A couple weeks back I decided to order the Augustine Bible (ESVCE) from the Augustine Institute. I was initially skeptical of this release, mostly due to the high price point for a paperback and my overall curiosity as to why so many are attracted to the ESV. I also had a copy of the Anglican Liturgy Press edition of the ESV w/Apocrypha (ESVA), which I reviewed last year. So, to be honest, I did not plan on ordering it. A few things changed, first I re-read Marc’s first look review of the ESVCE in conjunction with watching a few YouTube video reviews. Most importantly, however, the price dropped $20 to a much more manageable $29.95. So, I pulled the trigger and ordered it. Having read and prayed with the ESVCE over the past few days, I am glad that I did.
What impressed me, almost immediately, was the feel and look of the ESVCE. The slipcase, which I won’t likely use once I get a bible cover, is beautifully made and has a classic feel to it. The bible itself is probably the best produced Catholic paperback bible I have ever owned. (Yes, I know its only a paperback but when there are no premium Catholic bibles you get excited even when a paperback is created with care.) The fact that it has a sewn binding (which of course gives me hope that there will be a good quality leather ESVCE at some point) allows it to be more durable and usable than the average paperback bible, but also the fold-out extension cover makes it more sturdy and firm when using. It is also nice to have a set of quality bible maps in the back.
Looking at the opening pages of the bible, I appreciated the introductory foreword and introductions that complemented the standard ESV one. Unlike the RSV-2CE from Ignatius Press, the Augustine Institute (and the translators from India) have provided useful information about the bible’s textual basis and philosophy of translation. I am hopeful that they will be good caretakers for this translation.
Comparing the ESVCE with the ESVA, the ESVCE is a bit more readable. Fortunately, both editions lay flay when opened, the ESVCE due its sewn binding and the ESVA because it is a hardcover. Although I prefer a hardcover over a paperback, the fact that the ESVA is glued makes the gutter of that bible more restricted than the sewn ESVCE. I also notice some stress in the spine of the my ESVA, which makes me wonder if it can handle regular use. I will say that the outside margins of the ESVA seem to be a tad bit larger compared to the ESVCE. Both editions have the same textual notes and cross-references of direct Old Testament quotes found in the New Testament.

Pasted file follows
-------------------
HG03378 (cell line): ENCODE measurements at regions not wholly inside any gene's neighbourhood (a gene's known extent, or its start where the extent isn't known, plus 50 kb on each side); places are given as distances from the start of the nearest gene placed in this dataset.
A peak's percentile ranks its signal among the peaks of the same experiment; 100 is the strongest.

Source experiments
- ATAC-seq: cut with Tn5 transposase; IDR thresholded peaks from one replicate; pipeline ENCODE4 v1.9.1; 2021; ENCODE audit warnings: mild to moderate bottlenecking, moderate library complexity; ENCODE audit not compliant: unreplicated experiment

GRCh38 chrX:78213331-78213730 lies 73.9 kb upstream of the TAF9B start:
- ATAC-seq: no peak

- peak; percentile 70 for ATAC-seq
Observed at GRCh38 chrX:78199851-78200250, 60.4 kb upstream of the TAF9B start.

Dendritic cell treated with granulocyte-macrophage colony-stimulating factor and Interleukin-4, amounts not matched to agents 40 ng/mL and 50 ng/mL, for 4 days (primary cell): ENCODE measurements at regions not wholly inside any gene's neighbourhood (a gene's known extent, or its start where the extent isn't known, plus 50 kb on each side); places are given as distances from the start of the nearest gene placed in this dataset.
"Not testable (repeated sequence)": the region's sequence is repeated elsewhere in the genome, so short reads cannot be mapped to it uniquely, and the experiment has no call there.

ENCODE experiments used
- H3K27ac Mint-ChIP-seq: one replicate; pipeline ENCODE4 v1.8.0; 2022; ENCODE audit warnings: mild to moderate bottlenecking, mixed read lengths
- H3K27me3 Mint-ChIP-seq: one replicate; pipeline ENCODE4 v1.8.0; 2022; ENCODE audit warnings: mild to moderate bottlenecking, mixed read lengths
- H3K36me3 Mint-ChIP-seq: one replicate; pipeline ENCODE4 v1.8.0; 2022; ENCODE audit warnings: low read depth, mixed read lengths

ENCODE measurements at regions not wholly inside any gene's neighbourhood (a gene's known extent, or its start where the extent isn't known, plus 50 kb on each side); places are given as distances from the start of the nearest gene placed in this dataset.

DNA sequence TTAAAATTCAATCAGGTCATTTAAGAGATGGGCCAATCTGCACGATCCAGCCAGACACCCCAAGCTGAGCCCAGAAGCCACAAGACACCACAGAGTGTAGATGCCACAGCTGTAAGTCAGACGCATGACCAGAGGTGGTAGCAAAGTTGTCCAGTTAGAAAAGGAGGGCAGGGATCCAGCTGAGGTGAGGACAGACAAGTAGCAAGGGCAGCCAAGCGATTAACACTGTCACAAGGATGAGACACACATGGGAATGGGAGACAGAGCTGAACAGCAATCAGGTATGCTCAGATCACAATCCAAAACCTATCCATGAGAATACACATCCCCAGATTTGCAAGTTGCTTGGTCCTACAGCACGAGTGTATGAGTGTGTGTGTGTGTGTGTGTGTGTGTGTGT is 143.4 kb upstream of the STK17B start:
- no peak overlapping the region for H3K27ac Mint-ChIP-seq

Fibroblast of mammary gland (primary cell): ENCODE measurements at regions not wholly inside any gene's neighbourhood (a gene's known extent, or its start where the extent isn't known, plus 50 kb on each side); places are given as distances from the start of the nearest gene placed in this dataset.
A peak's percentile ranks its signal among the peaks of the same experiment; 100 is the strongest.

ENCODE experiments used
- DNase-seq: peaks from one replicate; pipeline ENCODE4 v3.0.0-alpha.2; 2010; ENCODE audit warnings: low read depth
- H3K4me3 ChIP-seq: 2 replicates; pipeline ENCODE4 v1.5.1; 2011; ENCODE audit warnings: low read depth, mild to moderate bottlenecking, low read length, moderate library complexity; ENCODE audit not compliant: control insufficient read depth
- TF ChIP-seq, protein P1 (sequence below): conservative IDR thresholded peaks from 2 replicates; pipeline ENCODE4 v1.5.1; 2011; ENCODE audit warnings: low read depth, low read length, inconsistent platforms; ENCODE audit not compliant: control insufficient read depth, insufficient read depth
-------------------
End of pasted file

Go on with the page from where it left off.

Neither of them are line-matched, but that hasn’t been a huge problem for me. The paper in the ESVCE is of a better (and brighter) quality than the ESVA, while the print being a bit more defined and bold in the ESVCE. (The ESVA was printed in the USA, while the ESVCE was printed in Italy, make what you will of that.) In general, for most of the ESV I don’t find a huge difference between the two, but I would still give the ESVCE the nod due to the paper quality. That isn’t the case for the Deuterocanonical/Apocrypha books. As was noted in my review of the ESVA, and which is clearly visible in the above photo, the ESVA elected to print the Deuterocanonicals/Apocrypha in a smaller font and place them after the New Testament. In the ESVCE, they are integrated into the Old Testament (with the Maccabees at the end of the historical books thankfully) and in the same font size.
As it stands now, the ESVCE is a better option for Catholics. It will be interesting to see how the ESVCE is promoted in the coming years by the Augustine Institute. It seems that they have lovingly adopted it as their bible moving forward, so there is hope for future quality editions. Of course, as with any Catholic publisher, it is important that those who like the ESVCE to support the Augustine Institute by purchasing their ESVCE. I can say, without reservation, that this paperback is well-worth the $29.95 price tag.
Many blessing to all of you during this Easter Season. Stay safe and close to the risen Lord!